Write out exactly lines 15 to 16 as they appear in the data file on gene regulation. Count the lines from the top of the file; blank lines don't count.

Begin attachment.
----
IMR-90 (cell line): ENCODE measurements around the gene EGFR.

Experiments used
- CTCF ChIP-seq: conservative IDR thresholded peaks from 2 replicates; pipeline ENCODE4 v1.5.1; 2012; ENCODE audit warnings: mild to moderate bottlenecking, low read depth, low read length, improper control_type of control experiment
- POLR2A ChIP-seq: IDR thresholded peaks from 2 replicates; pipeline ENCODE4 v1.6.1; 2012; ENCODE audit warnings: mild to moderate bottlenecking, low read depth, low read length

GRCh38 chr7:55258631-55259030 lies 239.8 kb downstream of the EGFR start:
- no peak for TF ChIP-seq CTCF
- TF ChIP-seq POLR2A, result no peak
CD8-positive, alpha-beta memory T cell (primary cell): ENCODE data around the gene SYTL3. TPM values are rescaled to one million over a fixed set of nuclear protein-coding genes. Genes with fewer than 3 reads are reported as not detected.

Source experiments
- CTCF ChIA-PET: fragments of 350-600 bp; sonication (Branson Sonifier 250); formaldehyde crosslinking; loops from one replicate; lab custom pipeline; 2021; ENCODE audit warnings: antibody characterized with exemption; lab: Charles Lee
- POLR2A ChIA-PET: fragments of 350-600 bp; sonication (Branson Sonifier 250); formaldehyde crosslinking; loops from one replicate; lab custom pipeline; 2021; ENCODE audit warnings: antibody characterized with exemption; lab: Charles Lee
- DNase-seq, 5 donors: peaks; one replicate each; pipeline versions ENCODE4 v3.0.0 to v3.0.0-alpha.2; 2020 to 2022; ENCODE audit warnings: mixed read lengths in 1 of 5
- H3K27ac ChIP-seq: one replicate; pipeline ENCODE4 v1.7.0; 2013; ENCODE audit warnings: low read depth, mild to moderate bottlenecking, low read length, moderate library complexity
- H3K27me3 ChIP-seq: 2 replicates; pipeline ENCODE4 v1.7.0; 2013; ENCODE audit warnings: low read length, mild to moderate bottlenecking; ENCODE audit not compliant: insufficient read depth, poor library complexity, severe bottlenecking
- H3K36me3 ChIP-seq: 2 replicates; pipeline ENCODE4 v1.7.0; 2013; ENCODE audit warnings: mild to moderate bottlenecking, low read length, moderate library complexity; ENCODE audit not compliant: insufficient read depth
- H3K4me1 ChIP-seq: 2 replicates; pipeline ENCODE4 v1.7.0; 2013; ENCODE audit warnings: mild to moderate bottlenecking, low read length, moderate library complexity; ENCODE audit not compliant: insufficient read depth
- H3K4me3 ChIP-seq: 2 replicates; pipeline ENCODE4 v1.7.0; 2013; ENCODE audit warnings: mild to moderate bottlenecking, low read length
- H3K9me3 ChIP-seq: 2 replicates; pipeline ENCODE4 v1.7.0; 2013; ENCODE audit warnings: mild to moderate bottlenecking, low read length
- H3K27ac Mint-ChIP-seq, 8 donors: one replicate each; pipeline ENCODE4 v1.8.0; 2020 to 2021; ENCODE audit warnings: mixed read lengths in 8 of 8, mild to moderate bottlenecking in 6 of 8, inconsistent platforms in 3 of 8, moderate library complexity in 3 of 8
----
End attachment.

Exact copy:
- H3K36me3 ChIP-seq: 2 replicates; pipeline ENCODE4 v1.7.0; 2013; ENCODE audit warnings: mild to moderate bottlenecking, low read length, moderate library complexity; ENCODE audit not compliant: insufficient read depth
- H3K4me1 ChIP-seq: 2 replicates; pipeline ENCODE4 v1.7.0; 2013; ENCODE audit warnings: mild to moderate bottlenecking, low read length, moderate library complexity; ENCODE audit not compliant: insufficient read depth